What do you think about this study?

Discussion in 'Articles & Scientific Studies' started by Wilfrid, Nov 8, 2013.

  1. Wilfrid

    Wilfrid Member

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    Hi all,

    I know that Ray do not trust the plasma membrane theory and that it was already debunked by Gilbert Ling but still the protective effect of omega 3 in this study are a little confusing for me....
    I knew already the deleterious effect of PUFA on the pyruvate dehydrogenase enzyme activity ( I read the study refering to the inhibition of this enzyme by PUFA consumption but it was the omega 6 that was used in this study not the omega 3), but I didn't find any accurate study refering to the deleterious effect of omega 3 on the thyroid gland...I'm also aware of the lipid's peroxydation problem but again what about be the direct negative effect of omega 3 on the gland and its production of hormones?

    Any thought?

    http://joe.endocrinology-journals.org/c ... 9.full.pdf
     
  2. j.

    j. Guest

    In his article oils in context he cites this study, which I think was the one he was talking about in an interview where he said all dietary PUFA is bad.

    Terroine, E. F., et al., "Sur le signification physiologique des liaisons ethyleniques des acides gras," Bull. Soc. Chim. Biol. 9(5), 605-20, 1927.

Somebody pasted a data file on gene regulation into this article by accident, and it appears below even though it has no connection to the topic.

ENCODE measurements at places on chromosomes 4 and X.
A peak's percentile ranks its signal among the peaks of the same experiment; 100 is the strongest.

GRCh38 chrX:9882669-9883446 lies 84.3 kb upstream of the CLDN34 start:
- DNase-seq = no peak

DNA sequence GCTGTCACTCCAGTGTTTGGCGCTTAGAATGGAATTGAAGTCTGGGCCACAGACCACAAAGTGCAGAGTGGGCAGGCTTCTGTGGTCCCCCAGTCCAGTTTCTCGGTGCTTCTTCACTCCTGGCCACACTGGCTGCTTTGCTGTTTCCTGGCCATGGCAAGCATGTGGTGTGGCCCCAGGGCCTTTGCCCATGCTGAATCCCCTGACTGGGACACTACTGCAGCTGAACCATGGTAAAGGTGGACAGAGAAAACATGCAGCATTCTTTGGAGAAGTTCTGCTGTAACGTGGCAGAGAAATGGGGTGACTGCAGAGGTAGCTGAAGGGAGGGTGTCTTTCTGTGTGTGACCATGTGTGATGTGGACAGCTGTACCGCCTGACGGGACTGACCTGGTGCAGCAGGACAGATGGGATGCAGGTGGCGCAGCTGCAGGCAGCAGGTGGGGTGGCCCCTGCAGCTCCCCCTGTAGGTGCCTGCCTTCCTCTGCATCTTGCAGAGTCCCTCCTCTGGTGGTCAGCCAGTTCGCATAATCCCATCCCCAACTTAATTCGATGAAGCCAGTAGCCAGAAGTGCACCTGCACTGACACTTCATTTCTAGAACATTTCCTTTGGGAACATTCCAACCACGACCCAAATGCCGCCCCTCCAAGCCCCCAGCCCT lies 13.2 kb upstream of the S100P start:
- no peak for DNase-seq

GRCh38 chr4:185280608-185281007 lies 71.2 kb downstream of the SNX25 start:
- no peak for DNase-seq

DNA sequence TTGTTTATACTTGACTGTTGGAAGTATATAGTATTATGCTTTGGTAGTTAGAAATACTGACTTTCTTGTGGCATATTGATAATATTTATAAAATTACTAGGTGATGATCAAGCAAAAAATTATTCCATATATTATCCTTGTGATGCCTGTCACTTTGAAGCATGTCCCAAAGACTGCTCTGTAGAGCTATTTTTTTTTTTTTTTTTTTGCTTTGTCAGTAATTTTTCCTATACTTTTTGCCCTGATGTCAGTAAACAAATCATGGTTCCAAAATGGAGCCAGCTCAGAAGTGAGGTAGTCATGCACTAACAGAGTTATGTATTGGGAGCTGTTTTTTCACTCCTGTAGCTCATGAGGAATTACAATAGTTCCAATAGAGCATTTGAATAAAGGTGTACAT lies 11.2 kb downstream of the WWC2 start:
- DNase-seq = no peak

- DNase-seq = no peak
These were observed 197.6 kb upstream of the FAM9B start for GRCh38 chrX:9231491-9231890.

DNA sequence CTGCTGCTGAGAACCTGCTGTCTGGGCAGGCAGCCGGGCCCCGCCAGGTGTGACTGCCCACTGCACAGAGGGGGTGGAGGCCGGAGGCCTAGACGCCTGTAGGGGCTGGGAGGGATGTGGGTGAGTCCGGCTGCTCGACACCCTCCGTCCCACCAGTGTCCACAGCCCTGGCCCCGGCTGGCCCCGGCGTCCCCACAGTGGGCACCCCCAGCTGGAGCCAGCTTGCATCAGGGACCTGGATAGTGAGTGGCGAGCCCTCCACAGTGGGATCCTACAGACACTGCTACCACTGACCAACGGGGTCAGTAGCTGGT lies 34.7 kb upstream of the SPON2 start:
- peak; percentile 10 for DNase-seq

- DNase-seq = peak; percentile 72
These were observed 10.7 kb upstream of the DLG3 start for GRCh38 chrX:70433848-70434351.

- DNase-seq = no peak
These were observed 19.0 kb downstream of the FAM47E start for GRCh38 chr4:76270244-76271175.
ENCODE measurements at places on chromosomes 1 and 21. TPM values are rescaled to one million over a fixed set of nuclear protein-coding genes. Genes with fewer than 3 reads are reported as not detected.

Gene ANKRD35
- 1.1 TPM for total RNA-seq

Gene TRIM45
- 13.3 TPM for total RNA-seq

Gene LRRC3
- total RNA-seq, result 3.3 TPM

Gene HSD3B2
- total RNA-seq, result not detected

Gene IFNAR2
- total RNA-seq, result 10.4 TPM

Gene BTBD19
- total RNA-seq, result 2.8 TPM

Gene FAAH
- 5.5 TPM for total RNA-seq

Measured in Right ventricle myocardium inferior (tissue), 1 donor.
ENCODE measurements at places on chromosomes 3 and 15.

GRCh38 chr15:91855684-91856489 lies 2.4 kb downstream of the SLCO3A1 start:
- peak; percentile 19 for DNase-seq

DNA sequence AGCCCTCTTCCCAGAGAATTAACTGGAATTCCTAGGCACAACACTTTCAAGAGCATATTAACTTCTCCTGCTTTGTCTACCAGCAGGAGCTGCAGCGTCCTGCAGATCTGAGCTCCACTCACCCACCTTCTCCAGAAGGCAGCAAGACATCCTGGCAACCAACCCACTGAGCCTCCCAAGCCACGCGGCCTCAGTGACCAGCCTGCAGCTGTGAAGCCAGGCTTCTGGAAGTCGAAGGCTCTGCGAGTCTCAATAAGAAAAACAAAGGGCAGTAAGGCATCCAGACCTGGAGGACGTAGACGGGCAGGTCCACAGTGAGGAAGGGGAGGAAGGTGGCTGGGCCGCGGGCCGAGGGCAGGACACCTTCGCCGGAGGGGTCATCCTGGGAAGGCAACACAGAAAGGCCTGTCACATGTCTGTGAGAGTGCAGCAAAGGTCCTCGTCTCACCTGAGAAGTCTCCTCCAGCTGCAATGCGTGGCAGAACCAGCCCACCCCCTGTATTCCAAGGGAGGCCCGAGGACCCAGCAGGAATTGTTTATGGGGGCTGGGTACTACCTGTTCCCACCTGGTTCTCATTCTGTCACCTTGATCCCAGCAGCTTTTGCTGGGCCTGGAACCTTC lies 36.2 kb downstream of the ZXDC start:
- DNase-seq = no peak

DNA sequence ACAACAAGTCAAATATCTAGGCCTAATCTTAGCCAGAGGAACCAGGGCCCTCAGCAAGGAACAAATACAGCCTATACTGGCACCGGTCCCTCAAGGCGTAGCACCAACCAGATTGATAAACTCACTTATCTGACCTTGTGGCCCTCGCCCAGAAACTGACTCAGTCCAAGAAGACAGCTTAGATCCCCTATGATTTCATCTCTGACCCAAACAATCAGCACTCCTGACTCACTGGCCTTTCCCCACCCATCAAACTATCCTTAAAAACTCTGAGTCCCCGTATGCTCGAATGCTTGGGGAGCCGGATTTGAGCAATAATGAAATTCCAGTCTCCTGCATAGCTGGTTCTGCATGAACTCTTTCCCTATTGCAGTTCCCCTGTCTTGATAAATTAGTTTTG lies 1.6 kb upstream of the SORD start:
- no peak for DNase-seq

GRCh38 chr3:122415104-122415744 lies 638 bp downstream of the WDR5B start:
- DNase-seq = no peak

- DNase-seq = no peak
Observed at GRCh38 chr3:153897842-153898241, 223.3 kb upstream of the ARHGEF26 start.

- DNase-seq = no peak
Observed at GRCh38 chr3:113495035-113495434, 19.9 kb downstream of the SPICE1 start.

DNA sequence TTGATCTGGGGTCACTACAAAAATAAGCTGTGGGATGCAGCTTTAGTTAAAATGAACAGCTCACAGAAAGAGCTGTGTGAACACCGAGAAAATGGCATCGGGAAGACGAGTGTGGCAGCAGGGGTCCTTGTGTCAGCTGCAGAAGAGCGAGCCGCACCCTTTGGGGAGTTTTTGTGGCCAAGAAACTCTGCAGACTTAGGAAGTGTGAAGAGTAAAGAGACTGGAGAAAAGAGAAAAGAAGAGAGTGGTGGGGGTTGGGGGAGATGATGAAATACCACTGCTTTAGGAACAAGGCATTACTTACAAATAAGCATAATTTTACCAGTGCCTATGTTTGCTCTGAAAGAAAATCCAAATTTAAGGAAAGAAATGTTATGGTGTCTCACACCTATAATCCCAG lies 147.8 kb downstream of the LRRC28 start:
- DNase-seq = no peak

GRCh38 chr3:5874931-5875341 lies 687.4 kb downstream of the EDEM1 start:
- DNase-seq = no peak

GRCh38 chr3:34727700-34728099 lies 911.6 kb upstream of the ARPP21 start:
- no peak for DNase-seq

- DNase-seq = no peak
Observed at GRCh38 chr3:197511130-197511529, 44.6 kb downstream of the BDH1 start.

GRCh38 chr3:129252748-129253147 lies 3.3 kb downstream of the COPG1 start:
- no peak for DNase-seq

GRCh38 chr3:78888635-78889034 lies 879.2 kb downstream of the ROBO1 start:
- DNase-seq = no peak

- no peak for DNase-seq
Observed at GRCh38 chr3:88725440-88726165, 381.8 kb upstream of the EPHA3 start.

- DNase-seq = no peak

3. OP
    Wilfrid

    Wilfrid Member

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    When Ray said that all dietary PUFA is bad, I think that we need to look back to one of his previous book: " Nutrition for women".
    In the chapter on " Colitis, regional enteritis...", he wrote that proteins like " eggs, chicken broth, sardines should not interfere with thyroid function...".
    So, such kind of statement leaves me with only fews options:

    1- RP didn't know, when he wrote the book, that sardine is a fatty fish loaded with PUFA and a
    very good source of omega 3. But this explanation is very unlikely,no?

    2- After all, omega 3 rich fatty fish like sardines,anchovies ect... are not so "dangerous" even for those with so critics conditions like auto-immune disease and/or with low thyroid function.
     
  4. j.

    j. Guest

    Maybe he was referring to the protein content of those things, or he became more aware of the importance of keeping PUFA intake extremely low after writing the book.
     
  5. 4peatssake

    4peatssake Member

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    This is really something you should bring up with him.

    That said, in the copy of Nutrition for Women that I have, he made some additional notes after reviewing it years later, which he said he does from time to time to see if he still agrees "with the orientation I had when I was writing it."

    He has always maintained the toxicity of pufa and continues to do so. To suggest otherwise clearly misrepresents him and his work.
     
  6. j.

    j. Guest

    Jesus Christ, no wonder some people started calling this forum a cult.
     
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